FAQ's

Q: What is a Food Co-op? What does it do?
Q: Can I see the latest business plan?
Q: Other than fresh fruit and vegetables, what will the Arroyo Food Co-op stock?
Q: How many Co-ops are there in the United States? How long have they been operating?
Q: How will the Arroyo Food Co-op be a member of the community?
Q: When will I be able to shop at the Arroyo Food Co-op grocery store?
Q: Where is the Co-op going to be located?
Q: Okay, I want to join the Arroyo Food Co-op! What will it cost and what will I get?
Q: Where can I get a memberships agreement and form?
Q: Why are we selling memberships now, before we have a store?
Q: When will the checks be cashed and how will the money be used?
Q: What will happen to the money in the event that the store never opens?
Q: Given the risk, why should community members purchase memberships now?
Q: Can I see the articles of incorporation?
Q: Can I see the bylaws?
Q: What products will the Co-op stock?


Q: What is a Food Co-op? What does it do?

A: It is a community-owned grocery store. Like all grocery stores anyone can shop in it, but unlike other grocery and club stores, the members are the owners. The member-owners vote on all the major decisions in running the store – either directly through member meetings or indirectly through elected board members. From early decisions like where the store will be located, to later ones like how to spend the profits, the wishes of the members is paramount. They even can run for the board themselves. The other major difference from most other stores is the focus on informing shoppers about local items. For instance, the source of fruits and vegetables will be identified (with map, photo, and/or written blurb), so you can decide if it’s local enough for you.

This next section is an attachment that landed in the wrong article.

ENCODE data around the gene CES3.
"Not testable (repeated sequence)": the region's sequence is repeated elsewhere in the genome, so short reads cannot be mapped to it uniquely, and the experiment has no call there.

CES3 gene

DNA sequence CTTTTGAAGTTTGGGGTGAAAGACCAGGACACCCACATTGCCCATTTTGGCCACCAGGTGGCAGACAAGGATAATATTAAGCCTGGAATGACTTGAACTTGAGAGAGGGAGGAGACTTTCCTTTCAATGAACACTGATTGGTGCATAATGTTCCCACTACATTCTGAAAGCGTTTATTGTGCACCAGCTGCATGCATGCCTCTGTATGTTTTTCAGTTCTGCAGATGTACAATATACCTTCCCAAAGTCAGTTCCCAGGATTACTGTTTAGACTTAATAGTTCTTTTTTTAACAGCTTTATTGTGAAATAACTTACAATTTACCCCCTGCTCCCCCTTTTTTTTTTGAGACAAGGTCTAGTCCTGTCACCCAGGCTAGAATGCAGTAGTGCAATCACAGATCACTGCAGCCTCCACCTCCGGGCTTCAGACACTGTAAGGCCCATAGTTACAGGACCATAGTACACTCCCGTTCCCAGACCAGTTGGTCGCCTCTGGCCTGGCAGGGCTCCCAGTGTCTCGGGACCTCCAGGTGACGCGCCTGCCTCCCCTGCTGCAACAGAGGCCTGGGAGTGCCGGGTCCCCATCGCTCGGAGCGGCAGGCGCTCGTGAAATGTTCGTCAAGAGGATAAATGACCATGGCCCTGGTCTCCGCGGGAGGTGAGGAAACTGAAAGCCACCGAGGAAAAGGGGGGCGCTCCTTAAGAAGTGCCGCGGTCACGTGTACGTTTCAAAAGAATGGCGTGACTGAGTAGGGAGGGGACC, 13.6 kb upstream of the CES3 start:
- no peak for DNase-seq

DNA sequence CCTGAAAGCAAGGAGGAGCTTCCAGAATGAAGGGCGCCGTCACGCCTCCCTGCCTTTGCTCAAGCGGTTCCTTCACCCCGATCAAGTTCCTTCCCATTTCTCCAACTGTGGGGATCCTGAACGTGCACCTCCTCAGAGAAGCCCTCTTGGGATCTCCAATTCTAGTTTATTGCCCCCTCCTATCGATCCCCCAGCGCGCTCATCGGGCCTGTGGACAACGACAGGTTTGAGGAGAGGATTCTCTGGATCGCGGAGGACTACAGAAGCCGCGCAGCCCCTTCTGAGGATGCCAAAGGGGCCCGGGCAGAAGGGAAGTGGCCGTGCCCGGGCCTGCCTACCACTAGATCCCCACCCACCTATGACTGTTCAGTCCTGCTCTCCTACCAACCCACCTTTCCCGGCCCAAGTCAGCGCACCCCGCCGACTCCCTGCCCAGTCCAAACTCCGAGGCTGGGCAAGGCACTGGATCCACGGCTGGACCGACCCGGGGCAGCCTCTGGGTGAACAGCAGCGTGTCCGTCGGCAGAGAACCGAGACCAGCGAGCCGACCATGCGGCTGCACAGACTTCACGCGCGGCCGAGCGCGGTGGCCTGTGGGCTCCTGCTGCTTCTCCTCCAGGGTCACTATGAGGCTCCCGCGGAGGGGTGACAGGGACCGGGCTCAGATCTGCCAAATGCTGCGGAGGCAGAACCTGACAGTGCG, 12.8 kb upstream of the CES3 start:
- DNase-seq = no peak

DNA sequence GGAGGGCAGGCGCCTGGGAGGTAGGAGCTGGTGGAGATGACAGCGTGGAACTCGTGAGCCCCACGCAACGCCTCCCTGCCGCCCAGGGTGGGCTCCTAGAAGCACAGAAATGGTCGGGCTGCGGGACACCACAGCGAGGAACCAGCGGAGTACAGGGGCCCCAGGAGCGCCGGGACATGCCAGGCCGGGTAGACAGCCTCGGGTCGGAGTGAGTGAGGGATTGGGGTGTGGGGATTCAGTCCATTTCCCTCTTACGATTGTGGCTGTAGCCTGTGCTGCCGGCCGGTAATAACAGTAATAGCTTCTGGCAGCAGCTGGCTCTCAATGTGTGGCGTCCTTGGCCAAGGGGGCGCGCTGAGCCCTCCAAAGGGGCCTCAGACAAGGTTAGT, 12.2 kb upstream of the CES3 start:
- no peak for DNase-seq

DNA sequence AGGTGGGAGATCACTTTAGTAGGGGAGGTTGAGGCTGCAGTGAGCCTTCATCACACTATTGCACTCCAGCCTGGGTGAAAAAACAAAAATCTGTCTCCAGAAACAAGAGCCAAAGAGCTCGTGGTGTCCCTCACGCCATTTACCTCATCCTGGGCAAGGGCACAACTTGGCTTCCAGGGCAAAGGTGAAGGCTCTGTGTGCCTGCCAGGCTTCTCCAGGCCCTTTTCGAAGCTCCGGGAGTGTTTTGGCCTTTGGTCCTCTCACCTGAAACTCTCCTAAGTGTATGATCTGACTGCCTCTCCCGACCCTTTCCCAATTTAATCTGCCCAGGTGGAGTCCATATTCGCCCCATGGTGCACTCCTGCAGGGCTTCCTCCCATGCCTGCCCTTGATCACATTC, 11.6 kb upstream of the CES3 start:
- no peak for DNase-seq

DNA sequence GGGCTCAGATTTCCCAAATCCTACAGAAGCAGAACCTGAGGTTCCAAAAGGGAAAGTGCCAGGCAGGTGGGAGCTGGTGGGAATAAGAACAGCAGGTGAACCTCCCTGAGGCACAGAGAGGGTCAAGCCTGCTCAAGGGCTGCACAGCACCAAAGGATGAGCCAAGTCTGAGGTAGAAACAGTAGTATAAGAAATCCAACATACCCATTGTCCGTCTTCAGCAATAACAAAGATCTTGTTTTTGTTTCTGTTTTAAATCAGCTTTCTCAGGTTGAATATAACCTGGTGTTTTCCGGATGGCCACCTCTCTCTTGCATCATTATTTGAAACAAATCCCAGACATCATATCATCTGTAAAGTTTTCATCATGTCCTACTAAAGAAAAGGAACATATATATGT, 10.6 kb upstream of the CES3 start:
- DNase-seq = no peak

Q: Can I see the latest business plan?

A: Yes, you can download it here (a ~1 MB pdf file).


Q: Other than fresh fruit and vegetables, what will the Arroyo Food Co-op stock?

A: It will stock many of the same things that other health food stores and grocery stores stock. We will also try to stock as many locally made items as possible – not just fruits and vegetables, but other daily needs. Also when choosing items, the Co-op will favor healthy, low-carbon footprint and fair-trade sources as much as possible.


Q: How many Co-ops are there in the United States? How long have they been operating?

A: It's hard to get an exact count. The National Cooperative Grocers Association is comprised of 111 of the largest food co-ops in the United States, but many food cooperatives do not belong to this organization. If all cooperative types are considered (credit unions, worker co-ops, agricultural co-ops, etc.), the NCGA estimates there are more than 47,000 cooperatives in the United States and every day they serve over 130 million people. Consumer cooperatives go back over 100 years to England where the first successful cooperative started in 1844. Most U.S. food cooperatives seem to date from the 1970s, but some were established back in the Depression era. Eleven new food co-ops opened their doors in 2007; ten in 2008.